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by James E. Hughes Jr.
How Families Preserve Assets for Generations
Since 1974, James E. Hughes Jr. has been helping families around the world preserve the wealth they have created over long years of hard work. Seven years ago, he wrote a first edition of Family Wealth: Keeping It in the Family to help families learn how to keep their money long into the future. Since then, this sixth generation counselor-at-law, now retired, has helped many families do this by facilitating family meetings and encouraging them to work through governance issues and write family mission statements. As an expert on estate and trust planning, he has added several chapters to his original publication to address topics including elders, ritual, practices, evaluation of the third generation, mentorship, and the role of the hommes d’affaires. Although the first edition was privately published and sold through word-of-mouth, this newly revised edition is now widely available and even more informative.
Rags to Riches to Rags
There is a proverb that has many translations across the globe, but in America it usually appears as, “Shirtsleeves to shirtsleeves in three generations.” What this saying depicts is the rise and fall of family money: The uneducated first generation starts off toiling its way up from the fields to a fortune while maintaining a frugal lifestyle. The second generation attends university, wears fashionable clothes, owns a mansion in town and an estate in the country, and enters high society. The third generation’s many members grow up in luxury, do little or no work, spend the money, and the fourth generation finds itself once again back in the fields performing manual labor.
Hughes explains that this rags-to-riches-to-rags cycle is not inevitable. In Family Wealth, he writes, “A family can successfully preserve wealth for more than a hundred years if the system of representative governance it creates and practices is founded on a set of shared values that express that family’s ‘differentness.’” To do this, he explains, families must use many quantitative and qualitative techniques to help them over the long haul make more positive than negative decisions about the use of their human, intellectual and financial capital.
One of the main points he makes throughout Family Wealth is that, just as in business, a long-term succession plan is the key to a family’s success at long-term wealth preservation. Hughes asks, “If the universe can achieve long-term preservation by growing slightly more than is needed to overcome stasis, why shouldn’t a family follow the same logic to preserve its wealth?”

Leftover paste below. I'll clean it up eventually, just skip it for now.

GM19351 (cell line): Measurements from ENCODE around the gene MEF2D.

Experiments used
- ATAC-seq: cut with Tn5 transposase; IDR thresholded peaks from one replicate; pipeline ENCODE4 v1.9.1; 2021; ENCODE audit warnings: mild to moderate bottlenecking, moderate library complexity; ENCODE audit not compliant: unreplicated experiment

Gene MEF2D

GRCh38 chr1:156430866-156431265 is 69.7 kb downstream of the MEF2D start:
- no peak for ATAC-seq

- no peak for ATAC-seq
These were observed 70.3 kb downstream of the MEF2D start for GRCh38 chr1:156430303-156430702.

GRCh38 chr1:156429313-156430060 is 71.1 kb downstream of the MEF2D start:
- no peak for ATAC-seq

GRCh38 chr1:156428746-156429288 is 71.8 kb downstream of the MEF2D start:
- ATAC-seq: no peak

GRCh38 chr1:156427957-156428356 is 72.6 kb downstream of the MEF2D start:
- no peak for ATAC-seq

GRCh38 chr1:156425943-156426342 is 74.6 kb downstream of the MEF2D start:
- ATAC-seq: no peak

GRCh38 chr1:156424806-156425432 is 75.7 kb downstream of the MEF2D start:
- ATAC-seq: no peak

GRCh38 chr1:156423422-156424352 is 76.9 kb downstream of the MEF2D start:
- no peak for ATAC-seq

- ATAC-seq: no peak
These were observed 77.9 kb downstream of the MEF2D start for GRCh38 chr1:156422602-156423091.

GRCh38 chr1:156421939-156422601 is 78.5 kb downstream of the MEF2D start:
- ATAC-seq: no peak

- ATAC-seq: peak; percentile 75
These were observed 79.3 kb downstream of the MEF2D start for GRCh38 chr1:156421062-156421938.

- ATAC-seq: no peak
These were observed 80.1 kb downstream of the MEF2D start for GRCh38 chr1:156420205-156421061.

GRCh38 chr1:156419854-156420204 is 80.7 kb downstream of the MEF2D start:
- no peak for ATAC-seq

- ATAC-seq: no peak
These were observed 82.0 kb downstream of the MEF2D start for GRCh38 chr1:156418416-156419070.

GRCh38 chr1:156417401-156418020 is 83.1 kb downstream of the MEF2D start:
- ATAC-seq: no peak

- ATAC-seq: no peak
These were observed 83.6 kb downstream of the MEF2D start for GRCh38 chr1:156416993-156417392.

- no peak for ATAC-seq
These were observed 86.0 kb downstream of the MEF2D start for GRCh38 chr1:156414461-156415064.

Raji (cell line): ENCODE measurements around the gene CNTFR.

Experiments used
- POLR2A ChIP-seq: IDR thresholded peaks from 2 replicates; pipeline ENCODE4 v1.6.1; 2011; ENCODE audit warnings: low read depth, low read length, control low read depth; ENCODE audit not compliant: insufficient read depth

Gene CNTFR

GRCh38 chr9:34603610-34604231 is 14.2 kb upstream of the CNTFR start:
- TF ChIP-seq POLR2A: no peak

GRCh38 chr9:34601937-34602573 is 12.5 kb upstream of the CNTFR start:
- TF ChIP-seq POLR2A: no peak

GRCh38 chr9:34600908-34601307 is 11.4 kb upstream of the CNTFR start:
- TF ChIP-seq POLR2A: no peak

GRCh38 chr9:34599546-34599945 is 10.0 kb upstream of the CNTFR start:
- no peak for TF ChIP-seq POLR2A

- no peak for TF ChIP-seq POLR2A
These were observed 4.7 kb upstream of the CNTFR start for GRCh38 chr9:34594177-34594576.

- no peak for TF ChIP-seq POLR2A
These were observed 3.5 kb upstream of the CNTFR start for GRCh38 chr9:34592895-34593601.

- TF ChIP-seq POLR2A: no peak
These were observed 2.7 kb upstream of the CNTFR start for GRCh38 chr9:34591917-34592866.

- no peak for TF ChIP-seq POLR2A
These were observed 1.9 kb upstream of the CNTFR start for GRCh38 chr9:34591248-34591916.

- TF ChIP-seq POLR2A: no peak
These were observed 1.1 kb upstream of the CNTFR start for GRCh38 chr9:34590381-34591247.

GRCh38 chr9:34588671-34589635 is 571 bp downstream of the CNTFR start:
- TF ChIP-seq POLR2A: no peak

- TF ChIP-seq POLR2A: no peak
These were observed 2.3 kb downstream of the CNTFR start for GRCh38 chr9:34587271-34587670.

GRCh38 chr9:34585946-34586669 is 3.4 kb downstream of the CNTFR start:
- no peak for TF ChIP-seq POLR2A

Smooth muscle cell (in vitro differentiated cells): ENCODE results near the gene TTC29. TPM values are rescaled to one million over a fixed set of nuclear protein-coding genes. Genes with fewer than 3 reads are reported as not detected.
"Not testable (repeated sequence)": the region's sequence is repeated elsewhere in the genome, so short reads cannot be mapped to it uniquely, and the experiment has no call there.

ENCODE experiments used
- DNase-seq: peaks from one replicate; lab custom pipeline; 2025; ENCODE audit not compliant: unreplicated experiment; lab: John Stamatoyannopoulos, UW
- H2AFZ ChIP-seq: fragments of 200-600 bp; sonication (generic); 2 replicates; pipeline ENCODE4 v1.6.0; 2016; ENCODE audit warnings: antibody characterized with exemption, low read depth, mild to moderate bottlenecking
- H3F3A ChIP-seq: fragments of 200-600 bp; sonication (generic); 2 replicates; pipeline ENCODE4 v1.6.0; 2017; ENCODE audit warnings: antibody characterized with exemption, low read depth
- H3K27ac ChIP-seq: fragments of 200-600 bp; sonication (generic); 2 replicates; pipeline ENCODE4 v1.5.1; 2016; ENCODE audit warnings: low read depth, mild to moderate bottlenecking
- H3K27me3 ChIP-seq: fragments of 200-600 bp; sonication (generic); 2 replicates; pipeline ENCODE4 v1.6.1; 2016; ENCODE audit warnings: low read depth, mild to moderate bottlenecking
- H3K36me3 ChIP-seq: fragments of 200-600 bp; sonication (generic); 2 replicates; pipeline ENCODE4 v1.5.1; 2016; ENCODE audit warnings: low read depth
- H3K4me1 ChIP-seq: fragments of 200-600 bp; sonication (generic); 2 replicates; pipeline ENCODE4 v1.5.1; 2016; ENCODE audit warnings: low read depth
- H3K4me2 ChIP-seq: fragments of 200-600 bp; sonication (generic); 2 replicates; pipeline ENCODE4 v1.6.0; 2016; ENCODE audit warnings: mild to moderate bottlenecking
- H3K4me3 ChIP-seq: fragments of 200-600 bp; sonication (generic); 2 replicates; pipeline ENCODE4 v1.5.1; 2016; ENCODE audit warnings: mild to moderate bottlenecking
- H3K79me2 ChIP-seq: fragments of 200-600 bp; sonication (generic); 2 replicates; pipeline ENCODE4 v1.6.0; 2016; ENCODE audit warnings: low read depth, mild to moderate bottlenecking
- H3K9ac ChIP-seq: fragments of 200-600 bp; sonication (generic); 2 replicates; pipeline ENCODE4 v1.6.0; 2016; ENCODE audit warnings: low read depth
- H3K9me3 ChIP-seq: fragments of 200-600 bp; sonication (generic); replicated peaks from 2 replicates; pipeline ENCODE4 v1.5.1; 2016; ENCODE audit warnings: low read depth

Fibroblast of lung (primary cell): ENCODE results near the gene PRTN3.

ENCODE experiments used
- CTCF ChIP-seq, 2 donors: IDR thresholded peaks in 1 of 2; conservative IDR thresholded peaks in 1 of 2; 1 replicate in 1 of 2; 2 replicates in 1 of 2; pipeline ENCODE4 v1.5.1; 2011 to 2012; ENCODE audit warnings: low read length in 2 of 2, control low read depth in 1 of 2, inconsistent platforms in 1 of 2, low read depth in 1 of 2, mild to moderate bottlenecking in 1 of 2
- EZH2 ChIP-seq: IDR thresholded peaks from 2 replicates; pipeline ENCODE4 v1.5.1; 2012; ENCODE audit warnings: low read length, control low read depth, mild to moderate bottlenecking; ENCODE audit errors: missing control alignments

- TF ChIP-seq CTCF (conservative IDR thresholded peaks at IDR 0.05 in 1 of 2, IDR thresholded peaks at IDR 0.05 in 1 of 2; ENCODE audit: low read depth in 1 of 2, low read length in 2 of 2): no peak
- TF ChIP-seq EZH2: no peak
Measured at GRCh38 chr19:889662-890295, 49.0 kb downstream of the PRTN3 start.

Control Without Ownership
One philosophy that Hughes uses to help families overcome the “shirtsleeves” proverb is the idea of control without ownership. He writes that this means that each family member adopts the idea that “I am the owner of something if I control it, even if I am not the legal owner of that thing.” Every plan for long-term wealth preservation, he explains, has to take the issue of control into account and find a way to deal with it positively.
To describe how this philosophy works in practice, Hughes relates the story of a wealthy man in his late 60s who wanted to do some estate planning. The client explained that he wanted to leave half of his estate to his wife, and the other half to his children. After Hughes inquired deeper, he found out that the man’s wife had no financial education, as well as poor siblings who constantly asked for money. His son was in a rocky second marriage and his daughter was a physician who had successfully warded off two malpractice claims. Learning this, Hughes pointed out that had his client followed his original plan, it was highly unlikely that his family would be financially sound by the time the grandchildren were grown.
After looking more closely at his own family, Hughes’ client realized that, in his wife’s case, her relatives would end up with most of her property. In his son’s case, his second wife could end up leaving him, putting his assets at risk. And, in his daughter’s case, her medical practice left her vulnerable to her patients. Hughes explains that he told his client to teach his family members that controlling something without legally owning it is the best financial position to be in. Hughes explained that if his client’s wife were in control of learning how to allocate investments, create a family bank, and manage the family balance sheet, “with strong representatives she has chosen to guide her, and she doesn’t bear the risk of ownership while she is learning, then she has a real chance of wealth preservation.”
The rest of Family Wealth deals with empowering beneficiaries, trustees, peer review, and private trust companies. ~
Why We Like This Book
Family Wealth is not just about keeping money in the family. It is also a guidebook that helps families successfully manage their human and intellectual capital. By showing family members how they can make sound financial decisions with love and forethought, Hughes presents practical ways they can benefit others beyond their own lifetime.